Pennsylvania State University – State College PA

Description

Then known as the Pennsylvania State College, Pennsylvania State University benefited during the Great Depression from a massive construction project enabled by the federal Public Works Administration (PWA). The PWA provided a $1,446,000 grant for the project, whose final cost was $4,189,100. Construction occurred between February 1938 and August 1939. (PWA Docket No. [W]1874.)

Twelve buildings were constructed on the campus, including numerous academic buildings.

PSU.edu:
“Charles Klauder had continued to revise his campus master plan as new buildings were added on the ground. A major revision came in 1937 in anticipation of major federal funding for public works. To meet long-delayed needs of women students, Penn State had already built Atherton Hall and the White Physical Education Building through a loan. Now they prepared for a building boom. The legislature created the General State Authority in 1937, and in the next year five million dollars from the federal Public Works Administration were funneled through the GSA to Penn State.

These funds built Pattee Library, Burrowes Building, Electrical Engineering West, Osmond and Frear Labs, Ag Engineering, Ferguson Building, the Poultry Plant, and additions to Steidle and Sparks. With the passing of the 1930s, the campus remained relatively stable until after World War II.”

Furthermore, many underprivileged students were able to attend the college due to FERA and NYA funding assistance. PSU.edu:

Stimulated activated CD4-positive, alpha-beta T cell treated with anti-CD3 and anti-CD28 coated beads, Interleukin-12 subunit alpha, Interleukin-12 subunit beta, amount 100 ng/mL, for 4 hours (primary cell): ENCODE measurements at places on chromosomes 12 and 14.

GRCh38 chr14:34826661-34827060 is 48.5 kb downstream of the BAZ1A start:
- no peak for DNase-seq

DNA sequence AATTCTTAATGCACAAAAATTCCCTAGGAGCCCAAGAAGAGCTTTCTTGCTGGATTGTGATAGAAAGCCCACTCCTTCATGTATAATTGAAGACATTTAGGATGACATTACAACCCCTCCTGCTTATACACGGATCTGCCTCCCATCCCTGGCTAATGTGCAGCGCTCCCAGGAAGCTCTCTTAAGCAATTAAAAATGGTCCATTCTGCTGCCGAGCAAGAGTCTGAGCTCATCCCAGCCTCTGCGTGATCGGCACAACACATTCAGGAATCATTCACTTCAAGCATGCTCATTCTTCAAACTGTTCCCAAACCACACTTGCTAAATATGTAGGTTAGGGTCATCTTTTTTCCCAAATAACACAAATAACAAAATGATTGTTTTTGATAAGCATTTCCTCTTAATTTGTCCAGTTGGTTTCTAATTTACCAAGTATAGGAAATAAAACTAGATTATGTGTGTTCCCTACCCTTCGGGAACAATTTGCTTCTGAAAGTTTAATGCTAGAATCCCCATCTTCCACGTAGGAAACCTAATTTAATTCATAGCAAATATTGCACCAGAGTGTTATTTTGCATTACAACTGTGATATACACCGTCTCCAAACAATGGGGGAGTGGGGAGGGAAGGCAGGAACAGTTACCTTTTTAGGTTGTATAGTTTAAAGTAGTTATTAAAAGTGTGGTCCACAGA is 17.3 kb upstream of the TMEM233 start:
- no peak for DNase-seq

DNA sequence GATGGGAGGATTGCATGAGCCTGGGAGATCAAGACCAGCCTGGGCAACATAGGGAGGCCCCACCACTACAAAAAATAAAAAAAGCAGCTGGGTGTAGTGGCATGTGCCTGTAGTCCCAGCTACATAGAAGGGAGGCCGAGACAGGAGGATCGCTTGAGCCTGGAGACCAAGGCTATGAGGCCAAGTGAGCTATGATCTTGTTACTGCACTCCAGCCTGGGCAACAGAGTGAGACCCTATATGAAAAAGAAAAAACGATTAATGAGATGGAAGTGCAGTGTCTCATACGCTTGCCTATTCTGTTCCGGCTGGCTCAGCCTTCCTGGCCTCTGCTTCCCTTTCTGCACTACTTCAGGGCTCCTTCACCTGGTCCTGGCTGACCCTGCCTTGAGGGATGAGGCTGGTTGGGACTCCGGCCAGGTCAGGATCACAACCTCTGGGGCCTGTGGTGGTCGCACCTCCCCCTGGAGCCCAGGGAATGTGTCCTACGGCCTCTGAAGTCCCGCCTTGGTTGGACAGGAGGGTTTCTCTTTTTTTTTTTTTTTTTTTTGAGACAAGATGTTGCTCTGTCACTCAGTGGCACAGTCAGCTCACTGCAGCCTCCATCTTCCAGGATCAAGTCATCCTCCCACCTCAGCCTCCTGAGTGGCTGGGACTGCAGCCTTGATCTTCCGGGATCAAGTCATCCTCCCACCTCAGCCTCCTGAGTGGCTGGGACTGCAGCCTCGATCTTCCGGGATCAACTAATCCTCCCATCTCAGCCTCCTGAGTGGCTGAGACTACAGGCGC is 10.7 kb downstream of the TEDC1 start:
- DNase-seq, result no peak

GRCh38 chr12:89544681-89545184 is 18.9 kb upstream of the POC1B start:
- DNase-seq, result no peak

“At Penn State, nearly 20 percent of incoming students received FERA assistance at the beginning of the 1934-35 academic year, and a grand total of approximately 500 undergraduates worked at FERA-sponsored jobs.

The most common tasks, employing over 100 students, pertained to agriculture and encompassed everything from general field labor to laboratory research. Many other students were employed in the laboratories of the School of Chemistry and Physics, where they served as research assistants to the faculty, took inventories, or performed general housekeeping duties. The Alumni Association utilized a dozen FERA workers to compile a new directory of Penn State graduates and former students, containing over 25,000 names and addresses; it was published in 1935 and was the first such public listing to appear in over 15 years. Many coeds found employment in the Department of Home Economics laboratories or in helping to run that department’s nursery school. Head librarian Willard P. Lewis made the most unusual use of FERA student labor: He had students comb the obituary sections of selected Pennyslvania newspapers in hope of discovering deceased persons who had left large quantities of books or memorabilia relating to the Commonwealth’s history and culture. If the situation seemed promising, Lewis would contact surviving family members and gently hint that the College library would be most grateful for any donations they might wish to make.

Federal assistance to college youths in the form of work programs was to continue at Penn State and at most other institutions for the remainder of the decade. In 1935 the National Youth Administration superseded the FERA in administering these programs, but the objectives and operation stayed essentially unchanged.”

Source notes

National Archives: Record Group 135: Public Works Administration; Projects Control Division; Entry 52: Indices to Non-Federal Projects; Report No. 5: Status of All Completed Non-Federal Allotted Projects, page 36.

"History of University Park Campus"; accessed 11/30/14:
http://www.libraries.psu.edu/psul/digital/upchc/history.html

"Enduring the Great Depression"; accessed 11/30/14:
http://www.libraries.psu.edu/psul/digital/pshistory/bezilla/depression.html

"Public Works Administration", a Google Fusion Table by LaDale Winling, edited on March 15, 2011.
http://www.google.com/fusiontables/DataSource?dsrcid=578234

Project originally submitted by Evan Kalish on November 29, 2014.

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Location Info


University Park
State College, PA 16801

Coordinates: 40.796, -77.863

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